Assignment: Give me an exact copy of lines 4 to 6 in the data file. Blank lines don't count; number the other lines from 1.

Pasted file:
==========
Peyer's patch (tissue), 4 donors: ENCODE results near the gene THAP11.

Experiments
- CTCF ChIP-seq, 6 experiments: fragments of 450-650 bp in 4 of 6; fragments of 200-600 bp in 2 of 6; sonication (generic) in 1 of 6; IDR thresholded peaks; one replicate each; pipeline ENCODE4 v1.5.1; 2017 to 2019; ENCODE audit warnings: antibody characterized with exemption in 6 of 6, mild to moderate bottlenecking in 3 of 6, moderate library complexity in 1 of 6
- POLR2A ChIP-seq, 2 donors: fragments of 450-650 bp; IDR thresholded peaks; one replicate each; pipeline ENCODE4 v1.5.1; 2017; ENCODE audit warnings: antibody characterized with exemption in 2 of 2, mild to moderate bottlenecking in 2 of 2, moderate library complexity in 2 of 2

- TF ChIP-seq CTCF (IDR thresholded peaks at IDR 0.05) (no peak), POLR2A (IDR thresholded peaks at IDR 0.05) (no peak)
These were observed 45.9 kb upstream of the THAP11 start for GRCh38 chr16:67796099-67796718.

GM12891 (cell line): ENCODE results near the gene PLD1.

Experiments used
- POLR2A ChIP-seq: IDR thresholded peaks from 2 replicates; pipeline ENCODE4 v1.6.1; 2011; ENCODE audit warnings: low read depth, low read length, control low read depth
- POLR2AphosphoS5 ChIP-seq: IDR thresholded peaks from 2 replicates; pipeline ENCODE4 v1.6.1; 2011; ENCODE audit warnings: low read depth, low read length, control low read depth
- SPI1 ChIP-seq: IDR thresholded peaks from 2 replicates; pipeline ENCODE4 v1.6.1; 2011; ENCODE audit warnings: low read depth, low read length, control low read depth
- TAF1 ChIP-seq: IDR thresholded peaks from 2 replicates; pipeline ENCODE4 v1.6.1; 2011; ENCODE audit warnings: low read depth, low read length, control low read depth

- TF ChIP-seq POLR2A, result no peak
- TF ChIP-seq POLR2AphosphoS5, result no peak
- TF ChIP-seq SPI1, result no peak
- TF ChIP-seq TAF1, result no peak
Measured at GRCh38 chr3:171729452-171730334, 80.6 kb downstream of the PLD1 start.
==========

- POLR2A ChIP-seq, 2 donors: fragments of 450-650 bp; IDR thresholded peaks; one replicate each; pipeline ENCODE4 v1.5.1; 2017; ENCODE audit warnings: antibody characterized with exemption in 2 of 2, mild to moderate bottlenecking in 2 of 2, moderate library complexity in 2 of 2

- TF ChIP-seq CTCF (IDR thresholded peaks at IDR 0.05) (no peak), POLR2A (IDR thresholded peaks at IDR 0.05) (no peak)
These were observed 45.9 kb upstream of the THAP11 start for GRCh38 chr16:67796099-67796718.